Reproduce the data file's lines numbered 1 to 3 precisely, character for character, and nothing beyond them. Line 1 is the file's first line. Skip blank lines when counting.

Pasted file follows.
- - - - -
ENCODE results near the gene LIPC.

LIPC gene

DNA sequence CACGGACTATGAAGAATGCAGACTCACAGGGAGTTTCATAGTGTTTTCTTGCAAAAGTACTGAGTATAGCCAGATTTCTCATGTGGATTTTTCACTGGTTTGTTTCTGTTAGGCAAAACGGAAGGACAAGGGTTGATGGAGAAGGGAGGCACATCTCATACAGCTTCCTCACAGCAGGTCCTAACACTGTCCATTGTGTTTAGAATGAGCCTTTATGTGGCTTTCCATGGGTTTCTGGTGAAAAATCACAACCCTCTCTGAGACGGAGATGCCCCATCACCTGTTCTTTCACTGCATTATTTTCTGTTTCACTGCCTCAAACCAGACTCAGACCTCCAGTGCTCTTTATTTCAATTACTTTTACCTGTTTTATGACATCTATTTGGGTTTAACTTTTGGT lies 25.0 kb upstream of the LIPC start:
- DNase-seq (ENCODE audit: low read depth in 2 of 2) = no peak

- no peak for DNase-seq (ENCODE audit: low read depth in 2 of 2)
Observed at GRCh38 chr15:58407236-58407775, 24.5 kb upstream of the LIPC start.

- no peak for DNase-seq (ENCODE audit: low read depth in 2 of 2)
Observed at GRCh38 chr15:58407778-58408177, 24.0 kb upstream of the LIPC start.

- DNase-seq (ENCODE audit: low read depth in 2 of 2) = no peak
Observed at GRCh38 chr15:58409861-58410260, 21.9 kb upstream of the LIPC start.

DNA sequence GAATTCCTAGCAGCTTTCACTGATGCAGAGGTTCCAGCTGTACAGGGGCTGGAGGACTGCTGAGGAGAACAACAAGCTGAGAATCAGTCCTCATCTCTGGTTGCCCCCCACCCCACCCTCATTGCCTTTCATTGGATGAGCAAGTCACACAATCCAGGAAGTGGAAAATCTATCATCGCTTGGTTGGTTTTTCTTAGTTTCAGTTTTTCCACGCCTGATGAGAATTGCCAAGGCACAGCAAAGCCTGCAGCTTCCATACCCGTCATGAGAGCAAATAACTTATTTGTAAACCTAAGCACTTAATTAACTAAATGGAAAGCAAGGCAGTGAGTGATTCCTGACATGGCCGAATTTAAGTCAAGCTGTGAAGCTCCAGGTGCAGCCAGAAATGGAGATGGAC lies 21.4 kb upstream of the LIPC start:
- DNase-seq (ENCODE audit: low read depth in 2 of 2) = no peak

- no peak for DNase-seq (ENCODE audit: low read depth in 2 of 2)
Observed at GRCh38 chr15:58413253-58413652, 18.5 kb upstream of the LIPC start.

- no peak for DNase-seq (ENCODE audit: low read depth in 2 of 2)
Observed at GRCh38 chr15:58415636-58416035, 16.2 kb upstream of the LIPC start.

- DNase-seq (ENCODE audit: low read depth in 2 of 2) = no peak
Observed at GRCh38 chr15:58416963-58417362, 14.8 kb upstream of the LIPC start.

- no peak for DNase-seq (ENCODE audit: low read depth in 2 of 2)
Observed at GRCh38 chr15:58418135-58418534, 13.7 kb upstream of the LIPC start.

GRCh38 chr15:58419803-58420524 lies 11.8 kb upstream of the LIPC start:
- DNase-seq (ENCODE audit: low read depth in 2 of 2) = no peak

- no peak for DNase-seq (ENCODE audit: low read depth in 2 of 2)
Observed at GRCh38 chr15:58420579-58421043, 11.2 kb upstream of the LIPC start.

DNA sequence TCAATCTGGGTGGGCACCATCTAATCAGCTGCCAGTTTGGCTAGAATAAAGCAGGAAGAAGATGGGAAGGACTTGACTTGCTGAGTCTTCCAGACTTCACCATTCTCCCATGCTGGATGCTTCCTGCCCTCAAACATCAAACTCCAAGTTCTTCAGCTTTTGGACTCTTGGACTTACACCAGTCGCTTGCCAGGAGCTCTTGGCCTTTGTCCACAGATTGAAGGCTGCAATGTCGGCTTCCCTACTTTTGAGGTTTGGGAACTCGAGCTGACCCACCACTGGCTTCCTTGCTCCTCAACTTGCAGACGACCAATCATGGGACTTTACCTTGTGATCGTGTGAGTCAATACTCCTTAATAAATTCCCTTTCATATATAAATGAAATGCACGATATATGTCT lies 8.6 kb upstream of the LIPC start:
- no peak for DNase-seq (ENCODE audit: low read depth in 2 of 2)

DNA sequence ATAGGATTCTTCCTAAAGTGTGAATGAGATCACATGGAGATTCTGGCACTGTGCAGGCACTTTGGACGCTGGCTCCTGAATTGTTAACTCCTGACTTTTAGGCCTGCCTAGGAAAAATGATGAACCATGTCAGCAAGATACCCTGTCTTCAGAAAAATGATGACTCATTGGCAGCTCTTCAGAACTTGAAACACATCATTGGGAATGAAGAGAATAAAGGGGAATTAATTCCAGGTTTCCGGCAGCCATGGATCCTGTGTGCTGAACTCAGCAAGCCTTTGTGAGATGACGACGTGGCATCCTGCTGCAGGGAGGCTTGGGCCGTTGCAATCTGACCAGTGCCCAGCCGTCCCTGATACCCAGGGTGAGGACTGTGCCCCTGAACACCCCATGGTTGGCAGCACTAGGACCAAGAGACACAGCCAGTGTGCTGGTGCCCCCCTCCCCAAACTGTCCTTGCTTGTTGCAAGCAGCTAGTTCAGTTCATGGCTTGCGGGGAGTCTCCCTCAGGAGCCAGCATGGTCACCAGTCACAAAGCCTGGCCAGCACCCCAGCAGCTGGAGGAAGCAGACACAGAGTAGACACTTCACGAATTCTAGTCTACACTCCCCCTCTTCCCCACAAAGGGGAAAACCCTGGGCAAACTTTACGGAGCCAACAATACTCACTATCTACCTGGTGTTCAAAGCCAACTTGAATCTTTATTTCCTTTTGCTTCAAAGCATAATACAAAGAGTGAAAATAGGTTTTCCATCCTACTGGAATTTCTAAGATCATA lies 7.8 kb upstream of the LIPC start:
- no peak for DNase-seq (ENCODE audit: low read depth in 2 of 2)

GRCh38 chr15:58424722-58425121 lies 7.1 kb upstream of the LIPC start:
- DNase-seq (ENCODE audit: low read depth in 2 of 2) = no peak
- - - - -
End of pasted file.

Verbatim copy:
ENCODE results near the gene LIPC.

LIPC gene

DNA sequence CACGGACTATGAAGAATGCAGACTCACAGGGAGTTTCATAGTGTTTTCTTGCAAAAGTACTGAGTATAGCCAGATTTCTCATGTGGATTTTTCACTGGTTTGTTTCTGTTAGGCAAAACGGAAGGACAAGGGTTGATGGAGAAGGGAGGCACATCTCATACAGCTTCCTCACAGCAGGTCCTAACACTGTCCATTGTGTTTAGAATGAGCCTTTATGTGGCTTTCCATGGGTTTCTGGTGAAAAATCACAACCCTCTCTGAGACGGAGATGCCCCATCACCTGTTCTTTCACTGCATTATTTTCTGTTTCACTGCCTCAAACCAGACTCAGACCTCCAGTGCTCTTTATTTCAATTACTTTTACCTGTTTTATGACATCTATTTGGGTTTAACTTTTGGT lies 25.0 kb upstream of the LIPC start: